West not playing its part to tackle climate change: IndiaJune 7th, 2009 - 2:08 pm ICT by IANS
By Joydeep Gupta
New Delhi, June 7 (IANS) Industrialised countries are nowhere near meeting their legal obligations to combat climate change and are trying to muddy the waters by saying the global problem cannot be tackled unless developing countries do more, says Shyam Saran, India’s chief negotiator at the climate treaty talks.
As the world stumbles towards a climate treaty scheduled to be inked this December in Copenhagen, a key preparatory meet is on in Bonn (June 1-12). Negotiators from around the world are poring over the “negotiating text” expected to lead to the treaty.
Saran, who is the Prime Minister’s Special Envoy on Climate Change, said as the negotiating text stands now, “some parts of it do not correspond to the parameters laid down by the Bali Action Plan and several elements go beyond the UN Framework Convention on Climate Change (UNFCCC). It should not include such formulations”.
“The current exercise is not to renegotiate the UNFCCC but to see how we can enhance it” to tackle climate change more effectively, Saran told IANS in an interview.
Climate change - caused by an excess of greenhouse gases in the atmosphere - is already affecting farm output, leading to more frequent and more damaging droughts, floods and storms and raising of the sea level, with India among the worst-hit countries.
Saran said, “When the UNFCCC talks of sustainable development (SD), it does so because SD includes adaptation to climate change. If you try to change that to a ‘low-carbon development path’, you reduce SD to mitigation of greenhouse gas (GHG) emissions. You cannot have mitigation as the predominant element” in a treaty.
“The Copenhagen package must be comprehensive and balanced, where mitigation and adaptation is supported by finance and technology transfer to developing countries,” Saran said. “So anything that strays from this is of concern to us.”
Saran said there were many suggestions from industrialised countries that diverged from the UNFCCC, “giving the impression that we are negotiating a new treaty. Any country which wants to do that should use the procedure laid down in the convention. This is very important for us because UNFCCC is the only agreed legal text to address global climate change”.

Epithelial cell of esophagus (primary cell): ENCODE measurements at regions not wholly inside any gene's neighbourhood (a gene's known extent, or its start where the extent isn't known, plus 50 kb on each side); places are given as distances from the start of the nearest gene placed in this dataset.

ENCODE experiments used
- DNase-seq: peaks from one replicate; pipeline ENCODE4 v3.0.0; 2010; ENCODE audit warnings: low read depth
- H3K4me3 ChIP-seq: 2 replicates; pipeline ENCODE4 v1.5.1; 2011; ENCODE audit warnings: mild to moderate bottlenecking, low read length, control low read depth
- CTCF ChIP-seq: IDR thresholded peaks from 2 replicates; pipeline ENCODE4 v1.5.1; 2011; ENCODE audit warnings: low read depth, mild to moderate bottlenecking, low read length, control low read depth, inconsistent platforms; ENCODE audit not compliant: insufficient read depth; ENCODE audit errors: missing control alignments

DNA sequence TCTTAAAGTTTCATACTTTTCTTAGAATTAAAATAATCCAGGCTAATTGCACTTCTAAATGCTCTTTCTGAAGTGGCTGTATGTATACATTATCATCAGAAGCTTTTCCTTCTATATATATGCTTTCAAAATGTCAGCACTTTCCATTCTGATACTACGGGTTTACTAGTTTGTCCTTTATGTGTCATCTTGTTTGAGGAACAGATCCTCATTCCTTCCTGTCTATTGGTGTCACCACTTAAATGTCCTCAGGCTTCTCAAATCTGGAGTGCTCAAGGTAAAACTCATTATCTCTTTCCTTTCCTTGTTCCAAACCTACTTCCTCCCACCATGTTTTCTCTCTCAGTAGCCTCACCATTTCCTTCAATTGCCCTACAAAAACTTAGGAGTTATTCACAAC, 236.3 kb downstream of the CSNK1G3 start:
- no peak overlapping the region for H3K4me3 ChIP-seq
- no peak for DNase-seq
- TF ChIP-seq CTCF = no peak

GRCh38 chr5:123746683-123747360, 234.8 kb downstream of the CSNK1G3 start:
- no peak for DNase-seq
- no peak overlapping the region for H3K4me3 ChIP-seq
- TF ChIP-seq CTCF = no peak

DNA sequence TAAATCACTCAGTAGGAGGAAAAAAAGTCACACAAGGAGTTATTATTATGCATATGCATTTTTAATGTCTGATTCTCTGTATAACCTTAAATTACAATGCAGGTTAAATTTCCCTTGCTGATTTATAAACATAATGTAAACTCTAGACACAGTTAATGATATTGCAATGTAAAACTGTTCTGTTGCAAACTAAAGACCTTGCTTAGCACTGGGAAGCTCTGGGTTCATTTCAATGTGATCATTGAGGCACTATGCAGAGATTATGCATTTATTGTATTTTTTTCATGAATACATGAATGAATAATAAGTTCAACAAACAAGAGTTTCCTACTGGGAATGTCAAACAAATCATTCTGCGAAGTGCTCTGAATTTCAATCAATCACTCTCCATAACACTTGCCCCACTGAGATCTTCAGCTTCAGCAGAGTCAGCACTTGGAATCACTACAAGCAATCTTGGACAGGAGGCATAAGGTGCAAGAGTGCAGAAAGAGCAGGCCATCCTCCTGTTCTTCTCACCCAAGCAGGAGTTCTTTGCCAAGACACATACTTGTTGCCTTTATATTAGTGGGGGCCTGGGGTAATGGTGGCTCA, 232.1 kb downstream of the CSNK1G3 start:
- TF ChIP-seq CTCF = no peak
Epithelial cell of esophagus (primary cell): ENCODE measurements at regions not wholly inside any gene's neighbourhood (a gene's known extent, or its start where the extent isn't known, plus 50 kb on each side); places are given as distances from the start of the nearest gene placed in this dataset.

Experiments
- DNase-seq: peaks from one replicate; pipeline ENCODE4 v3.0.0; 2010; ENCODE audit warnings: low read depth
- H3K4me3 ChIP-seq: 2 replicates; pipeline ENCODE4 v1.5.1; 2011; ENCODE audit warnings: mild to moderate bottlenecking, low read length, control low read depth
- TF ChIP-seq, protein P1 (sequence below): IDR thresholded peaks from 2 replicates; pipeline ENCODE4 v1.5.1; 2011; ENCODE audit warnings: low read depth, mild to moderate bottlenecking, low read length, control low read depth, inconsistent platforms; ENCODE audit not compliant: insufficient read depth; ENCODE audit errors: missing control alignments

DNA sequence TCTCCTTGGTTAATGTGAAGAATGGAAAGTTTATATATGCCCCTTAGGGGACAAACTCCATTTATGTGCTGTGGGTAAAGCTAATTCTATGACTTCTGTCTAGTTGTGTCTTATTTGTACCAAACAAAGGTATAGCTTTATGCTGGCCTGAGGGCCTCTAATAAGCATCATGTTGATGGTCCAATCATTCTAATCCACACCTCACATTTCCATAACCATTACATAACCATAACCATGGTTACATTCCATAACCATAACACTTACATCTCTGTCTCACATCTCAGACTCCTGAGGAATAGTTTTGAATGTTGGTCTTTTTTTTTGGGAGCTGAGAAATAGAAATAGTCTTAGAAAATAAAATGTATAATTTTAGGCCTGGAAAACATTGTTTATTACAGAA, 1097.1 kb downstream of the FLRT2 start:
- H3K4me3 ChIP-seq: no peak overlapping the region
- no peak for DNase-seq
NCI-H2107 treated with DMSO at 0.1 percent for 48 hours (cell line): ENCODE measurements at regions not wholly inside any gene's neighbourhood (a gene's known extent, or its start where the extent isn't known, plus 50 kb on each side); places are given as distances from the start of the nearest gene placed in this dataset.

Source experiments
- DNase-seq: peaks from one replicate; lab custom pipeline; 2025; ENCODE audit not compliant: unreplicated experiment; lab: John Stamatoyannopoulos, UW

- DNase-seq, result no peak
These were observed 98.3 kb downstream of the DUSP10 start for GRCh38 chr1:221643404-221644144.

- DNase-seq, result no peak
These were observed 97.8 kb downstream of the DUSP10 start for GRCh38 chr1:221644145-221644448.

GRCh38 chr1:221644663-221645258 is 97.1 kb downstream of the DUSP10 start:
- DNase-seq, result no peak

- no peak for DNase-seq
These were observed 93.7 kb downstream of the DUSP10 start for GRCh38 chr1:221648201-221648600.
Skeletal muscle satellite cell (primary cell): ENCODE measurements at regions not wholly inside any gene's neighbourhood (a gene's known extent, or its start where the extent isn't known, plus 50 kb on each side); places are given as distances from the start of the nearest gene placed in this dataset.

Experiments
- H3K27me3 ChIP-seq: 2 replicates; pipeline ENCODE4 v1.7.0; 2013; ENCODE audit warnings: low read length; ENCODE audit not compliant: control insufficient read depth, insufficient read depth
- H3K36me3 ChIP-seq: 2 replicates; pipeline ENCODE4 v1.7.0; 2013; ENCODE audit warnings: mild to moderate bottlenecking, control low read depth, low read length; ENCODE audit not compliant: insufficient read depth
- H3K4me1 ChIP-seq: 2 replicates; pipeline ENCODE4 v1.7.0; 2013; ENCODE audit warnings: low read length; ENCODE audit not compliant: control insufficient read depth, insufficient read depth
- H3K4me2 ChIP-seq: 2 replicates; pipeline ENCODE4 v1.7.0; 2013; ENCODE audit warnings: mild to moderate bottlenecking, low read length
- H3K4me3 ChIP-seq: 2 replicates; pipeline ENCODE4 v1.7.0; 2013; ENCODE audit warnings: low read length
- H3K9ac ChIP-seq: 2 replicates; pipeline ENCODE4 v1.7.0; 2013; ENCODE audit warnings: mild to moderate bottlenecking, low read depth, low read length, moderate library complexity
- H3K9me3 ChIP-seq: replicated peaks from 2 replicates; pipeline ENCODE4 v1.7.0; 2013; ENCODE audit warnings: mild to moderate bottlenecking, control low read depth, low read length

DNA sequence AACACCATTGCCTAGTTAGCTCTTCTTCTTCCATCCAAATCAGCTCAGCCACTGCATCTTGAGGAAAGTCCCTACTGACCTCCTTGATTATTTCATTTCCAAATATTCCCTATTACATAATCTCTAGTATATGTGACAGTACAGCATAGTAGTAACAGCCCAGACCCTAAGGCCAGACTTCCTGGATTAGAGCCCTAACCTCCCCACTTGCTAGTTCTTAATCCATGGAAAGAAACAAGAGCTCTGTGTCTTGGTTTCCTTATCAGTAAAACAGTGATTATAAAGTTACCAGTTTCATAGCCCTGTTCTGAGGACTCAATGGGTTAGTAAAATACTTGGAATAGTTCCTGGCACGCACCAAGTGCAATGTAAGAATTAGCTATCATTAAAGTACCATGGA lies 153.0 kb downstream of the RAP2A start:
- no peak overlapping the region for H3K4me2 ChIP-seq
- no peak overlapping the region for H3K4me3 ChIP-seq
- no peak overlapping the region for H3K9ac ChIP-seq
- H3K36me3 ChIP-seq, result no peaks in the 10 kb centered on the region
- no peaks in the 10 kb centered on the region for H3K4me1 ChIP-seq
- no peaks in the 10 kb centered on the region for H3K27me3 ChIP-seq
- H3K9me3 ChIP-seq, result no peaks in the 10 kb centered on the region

According to India’s chief negotiator, any quantitative term in the proposed treaty, such as keeping global warming within two degrees Celsius or limiting the concentration of the main GHG carbon dioxide to 450 parts per million, “should be accompanied by clear detailing of equitable burden sharing.
“You cannot just do the arithmetic and say developing countries must play their part. Science cannot trump equity.”
Saran hoped that by the end of the Bonn meeting the negotiating text would be “far more balanced” than it was now.
Talking about the 1997 Kyoto Protocol by which all industrialised countries except the US are legally bound to reduce their GHG emissions by five percent during 2008-12, compared to 1990, Saran said: “Most developed countries are nowhere near meeting their targets.”
“That is why they are trying to muddy the waters,” Saran told IANS. “The latest is Japan saying the baseline should be shifted from 1990 to the current date. All these are efforts to get away from the legal document and to gloss over the fact that they are not meeting their legal targets.
“And when that happens, what is our confidence in the commitments you make for a period 10 years from now? Then you can very well turn around and say the original target was unrealistic.”
What was the status of the commitments made by industrialised countries for the 2008-12 period, Saran wanted to know. “This is the issue being repeatedly brushed under the carpet, the one that the western media ignores,” he said.
India’s chief negotiator was unhappy that there had been no progress in Bonn “in terms of indicating (GHG emission reduction) targets for 2015 or 2020, nor any clarity on having 1990 as the base year, except from the EU (European Union)”.
Saran, who will be in Bonn next week to lead the Indian delegation, emphasised that these points of view were not of India alone, but of all developing countries, which negotiate climate treaties jointly under the umbrella called G77 plus China. The Group of 77 (G77) countries actually has over 130 countries as members.
(Joydeep Gupta can be contacted at firstname.lastname@example.org)
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